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A mini-review: Henry Bosco, Malicroix by Henri Bosco, translated by Joyce Zonana (New York Review Books, 2020).

The protagonist, Martial, has grown up cosseted by his adoptive family and bourgeois convention, spending his free time in a greenhouse where he grows flowers with a combination of scientific precision and sentimental appreciation. On being named the heir of his mysterious (indeed, near-mythical) uncle, he must find within himself something entirely different. That something might be called wildness, and it is as you would expect a kind of freedom—but a freedom born of solitary devotion to a single small place, which demands of him a severe duty.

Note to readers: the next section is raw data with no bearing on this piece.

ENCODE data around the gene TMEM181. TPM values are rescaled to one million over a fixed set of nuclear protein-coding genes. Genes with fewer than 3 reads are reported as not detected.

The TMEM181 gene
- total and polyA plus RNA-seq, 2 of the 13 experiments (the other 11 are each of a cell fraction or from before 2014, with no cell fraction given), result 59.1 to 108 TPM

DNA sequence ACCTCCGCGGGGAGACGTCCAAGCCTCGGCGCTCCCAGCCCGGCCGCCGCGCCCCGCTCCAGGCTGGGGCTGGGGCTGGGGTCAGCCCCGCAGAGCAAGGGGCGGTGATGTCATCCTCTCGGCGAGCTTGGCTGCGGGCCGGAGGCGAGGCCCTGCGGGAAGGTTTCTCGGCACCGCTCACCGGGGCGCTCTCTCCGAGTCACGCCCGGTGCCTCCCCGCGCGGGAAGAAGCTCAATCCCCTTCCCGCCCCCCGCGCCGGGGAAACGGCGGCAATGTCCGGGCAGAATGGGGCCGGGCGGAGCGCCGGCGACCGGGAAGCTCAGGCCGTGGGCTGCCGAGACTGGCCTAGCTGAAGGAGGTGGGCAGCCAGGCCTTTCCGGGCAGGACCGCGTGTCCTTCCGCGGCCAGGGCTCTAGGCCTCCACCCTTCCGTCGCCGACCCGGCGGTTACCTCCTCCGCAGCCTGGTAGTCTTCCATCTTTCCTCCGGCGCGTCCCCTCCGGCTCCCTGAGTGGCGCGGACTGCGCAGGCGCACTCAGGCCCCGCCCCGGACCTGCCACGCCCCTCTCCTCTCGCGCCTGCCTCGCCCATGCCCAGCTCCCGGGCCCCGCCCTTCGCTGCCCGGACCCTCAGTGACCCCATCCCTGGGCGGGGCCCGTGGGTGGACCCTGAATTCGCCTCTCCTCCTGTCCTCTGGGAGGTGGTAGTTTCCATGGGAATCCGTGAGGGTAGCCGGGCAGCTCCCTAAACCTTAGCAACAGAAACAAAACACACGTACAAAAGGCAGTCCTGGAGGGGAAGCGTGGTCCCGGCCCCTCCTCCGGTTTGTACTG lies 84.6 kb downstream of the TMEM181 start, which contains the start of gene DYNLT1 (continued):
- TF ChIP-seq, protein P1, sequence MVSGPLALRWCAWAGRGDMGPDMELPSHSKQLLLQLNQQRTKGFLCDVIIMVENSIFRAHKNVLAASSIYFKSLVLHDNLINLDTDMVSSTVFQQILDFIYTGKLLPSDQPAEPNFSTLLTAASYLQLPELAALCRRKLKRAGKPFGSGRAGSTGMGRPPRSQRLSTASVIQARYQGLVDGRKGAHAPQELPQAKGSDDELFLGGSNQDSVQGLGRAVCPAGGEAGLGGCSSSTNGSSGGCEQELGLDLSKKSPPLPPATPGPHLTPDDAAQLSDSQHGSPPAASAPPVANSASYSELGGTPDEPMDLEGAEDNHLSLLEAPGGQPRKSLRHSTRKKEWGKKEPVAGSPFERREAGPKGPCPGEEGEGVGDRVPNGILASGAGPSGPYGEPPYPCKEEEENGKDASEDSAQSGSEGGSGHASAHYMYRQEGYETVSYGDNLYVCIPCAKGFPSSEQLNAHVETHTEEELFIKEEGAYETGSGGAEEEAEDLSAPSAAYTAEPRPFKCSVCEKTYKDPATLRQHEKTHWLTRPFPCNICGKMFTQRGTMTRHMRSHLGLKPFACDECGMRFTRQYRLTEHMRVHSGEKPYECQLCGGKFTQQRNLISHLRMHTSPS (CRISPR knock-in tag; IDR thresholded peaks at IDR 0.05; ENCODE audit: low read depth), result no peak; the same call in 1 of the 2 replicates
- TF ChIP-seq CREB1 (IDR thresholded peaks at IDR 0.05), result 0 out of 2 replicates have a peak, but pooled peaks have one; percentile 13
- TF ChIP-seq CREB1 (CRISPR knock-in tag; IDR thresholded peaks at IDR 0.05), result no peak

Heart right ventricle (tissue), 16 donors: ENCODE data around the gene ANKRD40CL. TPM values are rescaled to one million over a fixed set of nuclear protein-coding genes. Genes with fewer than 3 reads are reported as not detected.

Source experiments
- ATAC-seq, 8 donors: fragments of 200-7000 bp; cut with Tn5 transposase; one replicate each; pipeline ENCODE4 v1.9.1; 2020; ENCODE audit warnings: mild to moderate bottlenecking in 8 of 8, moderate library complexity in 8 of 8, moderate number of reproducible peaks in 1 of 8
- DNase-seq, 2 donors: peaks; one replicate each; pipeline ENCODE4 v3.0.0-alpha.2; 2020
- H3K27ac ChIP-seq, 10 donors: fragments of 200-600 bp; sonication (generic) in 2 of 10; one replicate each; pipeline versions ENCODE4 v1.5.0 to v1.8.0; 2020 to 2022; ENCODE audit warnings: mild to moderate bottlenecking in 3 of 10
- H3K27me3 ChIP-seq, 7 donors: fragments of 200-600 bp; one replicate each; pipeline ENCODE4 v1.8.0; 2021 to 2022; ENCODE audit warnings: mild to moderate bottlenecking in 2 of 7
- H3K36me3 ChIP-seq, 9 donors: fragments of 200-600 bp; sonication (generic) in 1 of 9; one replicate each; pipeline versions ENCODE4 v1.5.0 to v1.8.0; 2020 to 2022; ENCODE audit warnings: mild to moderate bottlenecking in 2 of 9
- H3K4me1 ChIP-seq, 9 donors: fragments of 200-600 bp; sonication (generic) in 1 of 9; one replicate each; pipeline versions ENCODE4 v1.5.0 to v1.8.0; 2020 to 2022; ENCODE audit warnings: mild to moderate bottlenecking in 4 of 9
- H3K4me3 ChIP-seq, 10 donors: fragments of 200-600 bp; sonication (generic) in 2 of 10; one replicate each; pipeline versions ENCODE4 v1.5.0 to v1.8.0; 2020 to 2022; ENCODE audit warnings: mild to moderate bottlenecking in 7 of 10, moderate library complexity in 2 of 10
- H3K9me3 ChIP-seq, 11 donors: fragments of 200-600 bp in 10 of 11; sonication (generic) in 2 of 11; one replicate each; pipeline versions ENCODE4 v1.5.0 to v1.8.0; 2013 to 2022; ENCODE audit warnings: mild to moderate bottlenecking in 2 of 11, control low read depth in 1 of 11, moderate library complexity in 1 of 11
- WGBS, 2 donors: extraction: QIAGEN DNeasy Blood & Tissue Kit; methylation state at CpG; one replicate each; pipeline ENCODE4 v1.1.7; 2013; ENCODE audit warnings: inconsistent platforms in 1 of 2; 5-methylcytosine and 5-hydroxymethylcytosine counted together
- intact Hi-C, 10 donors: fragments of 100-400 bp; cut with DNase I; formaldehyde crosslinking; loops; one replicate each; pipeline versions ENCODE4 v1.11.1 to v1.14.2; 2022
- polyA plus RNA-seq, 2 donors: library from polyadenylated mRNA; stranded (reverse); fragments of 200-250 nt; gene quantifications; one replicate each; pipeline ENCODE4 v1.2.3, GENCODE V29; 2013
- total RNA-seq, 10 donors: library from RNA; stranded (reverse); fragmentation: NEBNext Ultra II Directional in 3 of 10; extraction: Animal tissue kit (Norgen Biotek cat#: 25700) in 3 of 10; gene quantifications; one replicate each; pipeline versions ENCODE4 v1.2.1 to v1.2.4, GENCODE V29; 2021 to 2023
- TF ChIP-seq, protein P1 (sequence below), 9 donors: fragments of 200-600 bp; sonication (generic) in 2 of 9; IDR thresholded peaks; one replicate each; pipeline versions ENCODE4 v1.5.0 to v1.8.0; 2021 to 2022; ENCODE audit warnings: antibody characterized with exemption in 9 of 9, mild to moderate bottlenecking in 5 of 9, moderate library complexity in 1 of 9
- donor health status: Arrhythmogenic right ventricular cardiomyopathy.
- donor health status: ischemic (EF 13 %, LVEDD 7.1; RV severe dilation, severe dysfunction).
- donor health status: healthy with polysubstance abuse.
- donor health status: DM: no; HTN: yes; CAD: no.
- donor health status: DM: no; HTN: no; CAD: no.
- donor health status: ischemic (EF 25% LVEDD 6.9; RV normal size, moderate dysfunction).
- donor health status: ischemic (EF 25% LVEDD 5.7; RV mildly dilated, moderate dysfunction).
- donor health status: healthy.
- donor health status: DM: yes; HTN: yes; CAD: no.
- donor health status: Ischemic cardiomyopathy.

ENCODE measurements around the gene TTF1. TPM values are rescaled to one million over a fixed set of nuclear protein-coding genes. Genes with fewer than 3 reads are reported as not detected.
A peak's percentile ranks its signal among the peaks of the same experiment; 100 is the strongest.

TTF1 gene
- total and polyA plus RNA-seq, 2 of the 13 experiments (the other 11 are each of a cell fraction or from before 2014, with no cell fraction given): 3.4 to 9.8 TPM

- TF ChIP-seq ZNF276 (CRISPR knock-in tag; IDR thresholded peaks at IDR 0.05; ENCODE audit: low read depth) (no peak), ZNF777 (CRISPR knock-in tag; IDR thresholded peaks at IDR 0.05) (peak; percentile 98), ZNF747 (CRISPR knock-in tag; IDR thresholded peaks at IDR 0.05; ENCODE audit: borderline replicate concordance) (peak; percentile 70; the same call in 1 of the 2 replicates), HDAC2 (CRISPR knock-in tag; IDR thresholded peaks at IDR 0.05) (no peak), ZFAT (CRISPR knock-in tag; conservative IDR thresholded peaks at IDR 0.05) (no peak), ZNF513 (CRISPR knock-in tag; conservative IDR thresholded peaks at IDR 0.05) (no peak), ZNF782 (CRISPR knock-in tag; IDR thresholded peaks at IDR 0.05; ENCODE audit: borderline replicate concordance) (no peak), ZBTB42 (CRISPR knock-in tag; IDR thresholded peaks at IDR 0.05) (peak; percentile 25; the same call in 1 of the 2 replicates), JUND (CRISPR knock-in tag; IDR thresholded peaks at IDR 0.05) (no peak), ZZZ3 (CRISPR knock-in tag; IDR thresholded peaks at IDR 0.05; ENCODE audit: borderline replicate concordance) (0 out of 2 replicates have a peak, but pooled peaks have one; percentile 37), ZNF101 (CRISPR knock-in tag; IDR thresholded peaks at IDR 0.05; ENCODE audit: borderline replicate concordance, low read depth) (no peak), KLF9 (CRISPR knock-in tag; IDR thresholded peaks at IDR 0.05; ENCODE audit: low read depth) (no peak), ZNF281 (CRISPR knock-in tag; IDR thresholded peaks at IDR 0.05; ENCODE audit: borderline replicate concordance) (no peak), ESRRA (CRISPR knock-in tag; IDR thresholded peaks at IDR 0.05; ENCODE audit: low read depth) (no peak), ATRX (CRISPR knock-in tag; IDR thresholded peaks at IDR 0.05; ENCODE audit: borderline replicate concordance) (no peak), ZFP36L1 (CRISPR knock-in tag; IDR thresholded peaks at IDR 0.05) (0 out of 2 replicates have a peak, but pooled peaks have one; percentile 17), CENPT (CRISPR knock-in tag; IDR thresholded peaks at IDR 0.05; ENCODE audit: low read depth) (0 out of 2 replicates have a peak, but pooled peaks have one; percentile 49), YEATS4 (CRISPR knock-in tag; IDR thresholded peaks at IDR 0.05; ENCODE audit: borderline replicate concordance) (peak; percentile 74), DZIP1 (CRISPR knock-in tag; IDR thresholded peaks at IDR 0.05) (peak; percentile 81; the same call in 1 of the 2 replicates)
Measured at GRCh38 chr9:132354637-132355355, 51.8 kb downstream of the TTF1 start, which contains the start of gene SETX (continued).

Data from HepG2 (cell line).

“Bosco’s novel is a work of tremendous lyricism, but his meditations can also grow ponderous,” observes Kirkus Reviews. “It is a slow and quiet novel given to long descriptions of wind and rain and the Rhône.” But what appears to be stylistic convention serves to make the point of the novel. Martial must inhabit his small island not only physically but spiritually before he can come into his inheritance—an inheritance that is largely the island itself, but also something much greater.

It is one of those books that I only really understood after finishing it and am going to have to read again. I realize this is not everyone’s cup of tea, but if it is yours, and you have a very large cup to last the slow passages, I recommend it.